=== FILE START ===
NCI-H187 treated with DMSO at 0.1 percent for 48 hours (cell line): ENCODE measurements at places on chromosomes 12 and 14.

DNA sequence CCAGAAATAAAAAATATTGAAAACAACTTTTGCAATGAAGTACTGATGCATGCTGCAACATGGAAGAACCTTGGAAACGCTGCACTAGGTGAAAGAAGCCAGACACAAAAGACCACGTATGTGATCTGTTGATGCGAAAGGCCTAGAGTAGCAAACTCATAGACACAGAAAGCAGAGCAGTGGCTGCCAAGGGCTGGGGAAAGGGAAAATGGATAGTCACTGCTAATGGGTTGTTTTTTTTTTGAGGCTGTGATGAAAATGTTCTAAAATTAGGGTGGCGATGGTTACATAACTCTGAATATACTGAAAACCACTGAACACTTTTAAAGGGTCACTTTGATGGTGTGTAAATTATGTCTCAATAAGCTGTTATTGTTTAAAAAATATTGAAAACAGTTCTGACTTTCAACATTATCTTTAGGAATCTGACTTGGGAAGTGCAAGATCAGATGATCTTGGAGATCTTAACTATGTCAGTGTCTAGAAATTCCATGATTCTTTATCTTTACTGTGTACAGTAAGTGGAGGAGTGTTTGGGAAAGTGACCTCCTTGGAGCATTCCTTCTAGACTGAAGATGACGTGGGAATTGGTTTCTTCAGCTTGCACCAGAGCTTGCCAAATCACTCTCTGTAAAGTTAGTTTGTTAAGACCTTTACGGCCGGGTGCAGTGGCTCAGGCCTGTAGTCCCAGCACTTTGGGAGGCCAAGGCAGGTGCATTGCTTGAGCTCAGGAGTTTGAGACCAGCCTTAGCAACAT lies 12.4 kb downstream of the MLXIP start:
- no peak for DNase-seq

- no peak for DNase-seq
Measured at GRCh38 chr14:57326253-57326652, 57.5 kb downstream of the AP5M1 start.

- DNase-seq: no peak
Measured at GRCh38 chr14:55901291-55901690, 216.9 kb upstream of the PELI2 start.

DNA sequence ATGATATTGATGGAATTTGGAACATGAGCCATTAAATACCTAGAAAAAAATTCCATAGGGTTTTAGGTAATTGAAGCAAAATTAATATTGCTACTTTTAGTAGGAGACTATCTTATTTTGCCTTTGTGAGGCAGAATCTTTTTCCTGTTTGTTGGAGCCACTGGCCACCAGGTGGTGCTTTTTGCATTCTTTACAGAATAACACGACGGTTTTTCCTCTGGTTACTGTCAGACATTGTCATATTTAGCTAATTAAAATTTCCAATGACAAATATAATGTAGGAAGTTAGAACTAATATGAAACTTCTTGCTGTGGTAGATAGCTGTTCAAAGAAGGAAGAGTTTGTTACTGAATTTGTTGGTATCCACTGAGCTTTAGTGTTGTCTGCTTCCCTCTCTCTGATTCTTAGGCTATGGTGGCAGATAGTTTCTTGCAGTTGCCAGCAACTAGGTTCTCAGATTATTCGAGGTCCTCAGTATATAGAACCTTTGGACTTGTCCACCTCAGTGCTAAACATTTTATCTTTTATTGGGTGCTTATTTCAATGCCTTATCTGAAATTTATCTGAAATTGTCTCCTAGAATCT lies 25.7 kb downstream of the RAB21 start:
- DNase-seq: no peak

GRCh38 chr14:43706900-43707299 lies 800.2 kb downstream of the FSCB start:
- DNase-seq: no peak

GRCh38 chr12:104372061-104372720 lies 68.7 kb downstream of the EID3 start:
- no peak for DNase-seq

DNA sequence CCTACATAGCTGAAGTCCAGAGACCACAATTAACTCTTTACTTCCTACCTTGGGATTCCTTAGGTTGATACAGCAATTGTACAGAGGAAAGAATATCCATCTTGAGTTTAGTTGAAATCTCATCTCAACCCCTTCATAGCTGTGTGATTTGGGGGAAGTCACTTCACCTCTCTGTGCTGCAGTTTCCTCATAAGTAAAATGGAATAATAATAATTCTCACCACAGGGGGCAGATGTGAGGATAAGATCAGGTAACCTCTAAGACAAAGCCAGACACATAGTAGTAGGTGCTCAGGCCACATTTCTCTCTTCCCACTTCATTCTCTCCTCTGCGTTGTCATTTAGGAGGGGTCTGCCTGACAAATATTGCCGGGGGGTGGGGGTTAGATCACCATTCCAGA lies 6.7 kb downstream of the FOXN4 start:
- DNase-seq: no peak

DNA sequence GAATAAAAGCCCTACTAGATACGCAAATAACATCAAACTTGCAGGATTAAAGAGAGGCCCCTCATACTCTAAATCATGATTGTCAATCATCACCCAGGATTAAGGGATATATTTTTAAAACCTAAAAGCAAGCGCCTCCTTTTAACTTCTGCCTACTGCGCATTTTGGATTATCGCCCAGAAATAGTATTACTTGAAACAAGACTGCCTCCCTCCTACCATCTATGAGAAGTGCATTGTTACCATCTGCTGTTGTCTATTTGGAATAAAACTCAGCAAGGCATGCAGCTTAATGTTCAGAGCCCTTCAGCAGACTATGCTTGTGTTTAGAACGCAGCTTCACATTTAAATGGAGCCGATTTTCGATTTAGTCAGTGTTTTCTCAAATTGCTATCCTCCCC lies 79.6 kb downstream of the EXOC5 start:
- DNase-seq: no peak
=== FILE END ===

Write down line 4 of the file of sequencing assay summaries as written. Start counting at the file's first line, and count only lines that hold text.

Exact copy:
- no peak for DNase-seq